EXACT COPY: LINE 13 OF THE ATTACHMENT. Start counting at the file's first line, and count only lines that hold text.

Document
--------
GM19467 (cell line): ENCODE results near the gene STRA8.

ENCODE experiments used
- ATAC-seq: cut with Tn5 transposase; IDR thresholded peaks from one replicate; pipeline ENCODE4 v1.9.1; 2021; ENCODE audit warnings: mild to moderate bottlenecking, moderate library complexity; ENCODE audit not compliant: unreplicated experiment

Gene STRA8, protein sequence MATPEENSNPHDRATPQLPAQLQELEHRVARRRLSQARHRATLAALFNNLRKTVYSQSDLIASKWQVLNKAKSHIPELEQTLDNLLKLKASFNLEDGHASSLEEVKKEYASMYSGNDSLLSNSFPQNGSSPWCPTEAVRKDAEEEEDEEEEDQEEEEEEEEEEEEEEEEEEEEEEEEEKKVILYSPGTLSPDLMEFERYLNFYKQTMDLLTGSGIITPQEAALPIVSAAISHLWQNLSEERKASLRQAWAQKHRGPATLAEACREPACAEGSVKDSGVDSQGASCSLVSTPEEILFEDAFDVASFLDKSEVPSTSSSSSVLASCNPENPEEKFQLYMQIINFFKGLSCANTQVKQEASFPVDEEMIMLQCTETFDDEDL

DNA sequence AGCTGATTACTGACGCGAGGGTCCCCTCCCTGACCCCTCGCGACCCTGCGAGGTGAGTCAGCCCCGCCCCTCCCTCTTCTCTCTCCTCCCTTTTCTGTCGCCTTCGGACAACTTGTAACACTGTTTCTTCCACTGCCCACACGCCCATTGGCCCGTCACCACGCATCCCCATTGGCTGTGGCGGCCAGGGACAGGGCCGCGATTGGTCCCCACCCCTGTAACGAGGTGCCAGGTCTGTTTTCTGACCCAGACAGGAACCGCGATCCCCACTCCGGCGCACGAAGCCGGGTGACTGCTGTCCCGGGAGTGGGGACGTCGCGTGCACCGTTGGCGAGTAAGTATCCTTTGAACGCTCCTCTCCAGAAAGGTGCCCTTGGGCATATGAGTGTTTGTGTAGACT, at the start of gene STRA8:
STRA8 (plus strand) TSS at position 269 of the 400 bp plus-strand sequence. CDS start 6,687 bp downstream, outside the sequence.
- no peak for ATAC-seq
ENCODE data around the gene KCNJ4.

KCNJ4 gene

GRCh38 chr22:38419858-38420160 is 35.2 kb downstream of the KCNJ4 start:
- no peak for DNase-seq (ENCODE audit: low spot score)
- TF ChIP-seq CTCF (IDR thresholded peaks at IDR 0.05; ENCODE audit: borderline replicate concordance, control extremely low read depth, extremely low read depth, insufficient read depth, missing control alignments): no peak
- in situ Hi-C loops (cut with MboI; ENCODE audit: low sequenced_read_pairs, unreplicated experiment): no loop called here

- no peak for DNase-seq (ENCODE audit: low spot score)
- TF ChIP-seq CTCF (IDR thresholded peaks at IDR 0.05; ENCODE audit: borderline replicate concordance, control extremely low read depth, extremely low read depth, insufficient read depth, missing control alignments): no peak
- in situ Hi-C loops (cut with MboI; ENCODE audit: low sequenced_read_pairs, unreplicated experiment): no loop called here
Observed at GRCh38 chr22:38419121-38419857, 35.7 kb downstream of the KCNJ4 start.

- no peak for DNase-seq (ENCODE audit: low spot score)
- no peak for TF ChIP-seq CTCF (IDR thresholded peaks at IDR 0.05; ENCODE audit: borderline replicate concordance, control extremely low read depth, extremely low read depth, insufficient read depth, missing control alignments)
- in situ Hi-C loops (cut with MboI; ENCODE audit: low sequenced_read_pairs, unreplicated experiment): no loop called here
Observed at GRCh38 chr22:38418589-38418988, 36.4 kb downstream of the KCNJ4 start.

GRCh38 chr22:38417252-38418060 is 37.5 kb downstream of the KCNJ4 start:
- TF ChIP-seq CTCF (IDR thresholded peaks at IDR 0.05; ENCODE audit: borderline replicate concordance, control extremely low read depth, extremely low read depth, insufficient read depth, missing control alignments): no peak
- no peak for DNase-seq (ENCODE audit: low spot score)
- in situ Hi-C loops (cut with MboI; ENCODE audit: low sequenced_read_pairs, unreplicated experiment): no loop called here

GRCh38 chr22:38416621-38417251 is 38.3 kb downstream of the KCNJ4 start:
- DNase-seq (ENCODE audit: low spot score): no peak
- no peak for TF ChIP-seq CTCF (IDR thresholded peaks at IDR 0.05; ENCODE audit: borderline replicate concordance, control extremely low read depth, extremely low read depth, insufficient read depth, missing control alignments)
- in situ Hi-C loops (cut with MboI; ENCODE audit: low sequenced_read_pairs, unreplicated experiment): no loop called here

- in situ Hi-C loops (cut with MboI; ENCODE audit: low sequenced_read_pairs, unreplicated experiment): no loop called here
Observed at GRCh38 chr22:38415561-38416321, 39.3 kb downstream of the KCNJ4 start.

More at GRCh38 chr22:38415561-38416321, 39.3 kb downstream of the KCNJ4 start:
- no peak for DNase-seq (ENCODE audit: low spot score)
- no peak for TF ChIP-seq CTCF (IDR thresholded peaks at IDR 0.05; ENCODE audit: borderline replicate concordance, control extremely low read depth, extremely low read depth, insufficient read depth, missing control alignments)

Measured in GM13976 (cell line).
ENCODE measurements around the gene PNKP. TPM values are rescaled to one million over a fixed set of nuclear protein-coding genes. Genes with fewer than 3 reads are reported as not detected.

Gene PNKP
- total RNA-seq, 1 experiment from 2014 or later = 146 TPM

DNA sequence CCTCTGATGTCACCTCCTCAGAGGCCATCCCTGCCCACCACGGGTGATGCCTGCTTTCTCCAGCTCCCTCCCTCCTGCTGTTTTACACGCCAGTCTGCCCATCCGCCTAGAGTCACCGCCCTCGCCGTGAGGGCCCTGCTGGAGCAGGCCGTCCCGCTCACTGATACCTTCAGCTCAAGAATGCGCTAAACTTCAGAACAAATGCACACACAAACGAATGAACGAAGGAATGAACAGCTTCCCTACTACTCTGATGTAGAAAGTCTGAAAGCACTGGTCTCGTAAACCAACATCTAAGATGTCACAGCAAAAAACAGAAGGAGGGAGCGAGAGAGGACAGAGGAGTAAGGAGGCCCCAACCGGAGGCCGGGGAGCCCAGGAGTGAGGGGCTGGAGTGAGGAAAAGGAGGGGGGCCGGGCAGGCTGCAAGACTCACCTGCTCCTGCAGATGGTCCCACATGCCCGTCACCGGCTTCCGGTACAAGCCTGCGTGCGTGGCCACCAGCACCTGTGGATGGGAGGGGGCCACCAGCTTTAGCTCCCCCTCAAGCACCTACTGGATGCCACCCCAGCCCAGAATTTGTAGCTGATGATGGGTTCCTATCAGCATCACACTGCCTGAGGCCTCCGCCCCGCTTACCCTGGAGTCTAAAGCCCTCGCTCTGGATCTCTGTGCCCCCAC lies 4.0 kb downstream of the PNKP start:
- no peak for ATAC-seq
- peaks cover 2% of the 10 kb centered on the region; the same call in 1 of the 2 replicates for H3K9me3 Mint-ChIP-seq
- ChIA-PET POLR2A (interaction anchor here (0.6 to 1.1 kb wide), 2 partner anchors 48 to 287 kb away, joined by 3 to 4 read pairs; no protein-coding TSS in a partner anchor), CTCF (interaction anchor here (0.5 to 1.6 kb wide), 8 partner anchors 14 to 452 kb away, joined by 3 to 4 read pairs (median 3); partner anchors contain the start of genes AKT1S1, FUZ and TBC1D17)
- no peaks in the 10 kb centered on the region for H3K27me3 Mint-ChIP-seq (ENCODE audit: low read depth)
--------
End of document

- in situ Hi-C loops (cut with MboI; ENCODE audit: low sequenced_read_pairs, unreplicated experiment): no loop called here